Last Monday, Microsoft ensured the E3 2016 masses felt Gears of War 4’s presence. For The Coalition, the series’ new developers, it was a press conference showing worth glorifying, too. Epic Games redefined third-person shooters over the course of the original trilogy, honing that cover-based formula until the company foolproofed it. With its majestic display of thunderous explosions and action-laden bloodletting, the latest Gears of War 4 demo kept the franchise’s indomitable energy booming.
The jury is still out on the story, yet I have faith. The Coalition may be a tenderfooted team, but Rod Fergusson lends his history with Gears of War to the fourth’s creation. The campaign is in good hands, whether or not it lacks the emotions that Delta Squad’s heartfelt climax had. And following Rod’s Horde 3.0 announcement, I can’t wait to curbstomp the Locust-like Swarm for hundreds of hours alongside friends.
If we’re talking Gears of War 4 multiplayer, however, readers have the right to worry. These thoughts stem from a beta held back in April, but no game – to my understanding – takes its gameplay in a dramatically different direction six months before release.
For starters, Rod confirmed the public beta wasn’t actually a beta. It was an alpha labeled as a beta because The Coalition knew the word was more recognizable (just to give you a picture of the fanbase we’re dealing with here). If we want to talk track records, too, Splash Damage (the studio behind Brink) has been hired to assist with the game’s online component.
Honesty could not save the Gears of War 4 alpha from its ability to underwhelm. Gears of War: Ultimate Edition was almost immaculate, excluding a handful of glitches that hindered players through no cause of their own. Weapons clipped through the hitboxes of various characters, for example. When you discharged a shotgun into their guts, the blast inflicted minor damage; the enemy would eat your shots and keep fighting. Close combat became a danger to avoid in the early days of Ultimate Edition.
Gears of War 4 pawns its gameplay blueprint from newer installments. Of note, the Gnasher is unreliable in that Gears of War 2 sort of way. You cannot whip your shots, Wanted-style, when someone ambushes you, pulling the trigger half a second before the slug escapes the barrel. I also bore witness to friend and foe shrugging off Gnasher ammo at short range and collapsing from headshots a dozen feet away. The shotgun’s consistently inconsistent.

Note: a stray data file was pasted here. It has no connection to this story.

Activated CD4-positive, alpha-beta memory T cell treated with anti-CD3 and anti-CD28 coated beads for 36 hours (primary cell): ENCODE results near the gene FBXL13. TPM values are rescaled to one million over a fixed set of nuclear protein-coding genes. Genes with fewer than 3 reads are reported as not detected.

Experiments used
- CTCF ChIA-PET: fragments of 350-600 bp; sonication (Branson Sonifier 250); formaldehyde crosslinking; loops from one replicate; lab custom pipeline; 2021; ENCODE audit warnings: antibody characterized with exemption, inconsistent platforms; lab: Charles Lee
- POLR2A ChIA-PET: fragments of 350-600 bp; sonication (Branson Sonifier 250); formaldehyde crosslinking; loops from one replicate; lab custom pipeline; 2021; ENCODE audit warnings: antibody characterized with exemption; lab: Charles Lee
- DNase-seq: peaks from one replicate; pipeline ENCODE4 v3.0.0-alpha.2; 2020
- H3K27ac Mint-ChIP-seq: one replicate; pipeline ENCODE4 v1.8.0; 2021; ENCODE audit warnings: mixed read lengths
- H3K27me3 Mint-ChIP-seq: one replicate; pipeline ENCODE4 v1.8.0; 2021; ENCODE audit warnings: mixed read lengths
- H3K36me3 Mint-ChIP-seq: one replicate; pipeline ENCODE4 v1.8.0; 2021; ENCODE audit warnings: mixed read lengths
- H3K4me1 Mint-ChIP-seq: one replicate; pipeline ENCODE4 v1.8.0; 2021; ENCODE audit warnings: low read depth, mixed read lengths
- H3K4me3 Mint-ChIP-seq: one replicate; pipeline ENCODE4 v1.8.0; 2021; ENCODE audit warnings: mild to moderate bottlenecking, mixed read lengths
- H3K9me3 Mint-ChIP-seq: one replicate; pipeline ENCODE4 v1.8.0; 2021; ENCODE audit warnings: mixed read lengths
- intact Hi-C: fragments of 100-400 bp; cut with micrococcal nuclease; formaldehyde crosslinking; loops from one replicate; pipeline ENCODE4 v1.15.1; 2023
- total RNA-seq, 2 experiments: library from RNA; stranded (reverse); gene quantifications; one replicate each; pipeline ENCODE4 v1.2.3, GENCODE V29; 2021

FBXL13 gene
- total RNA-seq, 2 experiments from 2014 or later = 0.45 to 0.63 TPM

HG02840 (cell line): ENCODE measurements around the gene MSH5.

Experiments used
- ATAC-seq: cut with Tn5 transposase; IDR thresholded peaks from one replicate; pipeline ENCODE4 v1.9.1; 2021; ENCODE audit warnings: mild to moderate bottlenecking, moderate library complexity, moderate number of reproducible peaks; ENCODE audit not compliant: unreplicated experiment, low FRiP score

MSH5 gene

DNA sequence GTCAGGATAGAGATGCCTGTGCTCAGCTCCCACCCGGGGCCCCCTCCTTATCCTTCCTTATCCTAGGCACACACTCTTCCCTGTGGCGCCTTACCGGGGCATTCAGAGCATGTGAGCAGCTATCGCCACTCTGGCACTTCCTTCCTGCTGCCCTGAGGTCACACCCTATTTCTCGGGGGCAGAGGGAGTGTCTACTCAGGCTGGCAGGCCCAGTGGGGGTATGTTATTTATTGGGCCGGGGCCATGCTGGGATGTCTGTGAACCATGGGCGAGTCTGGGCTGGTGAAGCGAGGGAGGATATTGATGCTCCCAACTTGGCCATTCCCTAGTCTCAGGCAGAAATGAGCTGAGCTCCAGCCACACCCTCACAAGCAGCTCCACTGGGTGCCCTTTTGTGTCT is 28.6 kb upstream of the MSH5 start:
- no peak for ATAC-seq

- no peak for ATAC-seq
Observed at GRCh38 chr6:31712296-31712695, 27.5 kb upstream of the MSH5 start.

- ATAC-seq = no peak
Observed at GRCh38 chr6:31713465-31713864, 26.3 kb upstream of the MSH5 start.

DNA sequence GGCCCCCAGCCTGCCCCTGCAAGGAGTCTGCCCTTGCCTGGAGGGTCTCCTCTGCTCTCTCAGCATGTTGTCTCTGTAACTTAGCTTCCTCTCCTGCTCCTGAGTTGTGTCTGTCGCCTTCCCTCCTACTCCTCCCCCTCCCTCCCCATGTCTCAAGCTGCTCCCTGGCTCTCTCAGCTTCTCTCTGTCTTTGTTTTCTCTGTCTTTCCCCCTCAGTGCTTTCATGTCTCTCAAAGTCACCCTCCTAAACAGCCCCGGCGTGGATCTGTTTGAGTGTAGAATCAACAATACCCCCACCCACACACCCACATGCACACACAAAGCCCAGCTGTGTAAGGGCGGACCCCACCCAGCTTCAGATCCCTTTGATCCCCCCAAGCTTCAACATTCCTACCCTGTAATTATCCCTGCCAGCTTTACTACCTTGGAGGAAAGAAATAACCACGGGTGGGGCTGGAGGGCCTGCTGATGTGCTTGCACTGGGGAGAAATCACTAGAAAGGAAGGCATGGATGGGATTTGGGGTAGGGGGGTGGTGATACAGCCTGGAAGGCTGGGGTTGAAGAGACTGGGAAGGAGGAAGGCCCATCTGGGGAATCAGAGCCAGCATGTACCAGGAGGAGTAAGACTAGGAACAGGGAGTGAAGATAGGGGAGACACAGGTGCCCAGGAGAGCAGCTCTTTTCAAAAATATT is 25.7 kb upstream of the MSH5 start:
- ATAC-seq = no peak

Frag tags return as well, and I don’t think I could loathe a mechanic more. Sticking grenades to walls slows down the game’s pacing for the wrong reasons. People don’t rush the last person standing because they’re afraid of stumbling into hostile crossfire; they refuse to blitz because triggering planted frags is an assured voyage to the afterlife. Gears of War 4 leaves insufficient time to clear the blast radius. The moment a grenade beeps, you’re done for; you entered a kill zone. Or maybe not. Unintentionally, explosions still nuke targets through solid concrete.
That said, I care about getting splattered less than the cursed respawn timer. The clock counts down from 15 seconds, resetting and repeating, reviving any and all deceased when the dial reaches zero. But any time limit upwards of ten seconds is too excessive for a Gears of War 4 match. Considering the speed at which scuffles play out, that quarter of a minute is significant enough for a decent crew to erase the other, refill power weapons, and secure objectives.
The innovative Dodgeball mode negates the necessity for respawn timers, so its approach on team-oriented coordination kept me the most enthralled. A faction wins the round if they kill the entire opposing squad before the members respawn, yet a key dodgeball rule applies. When a player perishes, that person cannot be brought back unless an ally murders somebody on the enemy’s side.
Tug-of-war skirmishes happen frequently in Dodgeball; potential victories change hands on a half-dozen occasions within several minutes. I noticed the figurative rust shaking off as I tore defenders apart in succession, bringing my party back from multiple-player deficits to sweep hostile teams and the game. Obviously, that’s quite hard to do in Team Deathmatch and co-op Team Deathmatch, the two remaining 5v5 playlists available to alpha participants.
Of course, when someone broaches topics about Gears of War’s multiplayer, lag becomes a heated part of the discussion. Did I truly outwit my adversaries, or did latency issues interfere? Was your Internet provider the mastermind behind a recent triple kill? How many fatal shots did enemy players land that Gear of War 4 failed to register?
High kill/death ratios depend on a stable connection to the servers. Sometimes I’d accumulate damage from shotguns or grenades before the shrapnel reached me, sometimes the Dropshot didn’t detonate its payload until my rivals jogged outside the area of impact. The Torque Bow’s volatile shots also succumb to lag. Sporadic connections delay a bolt’s explosion and determine whether your projectiles pierce victims or pass through them.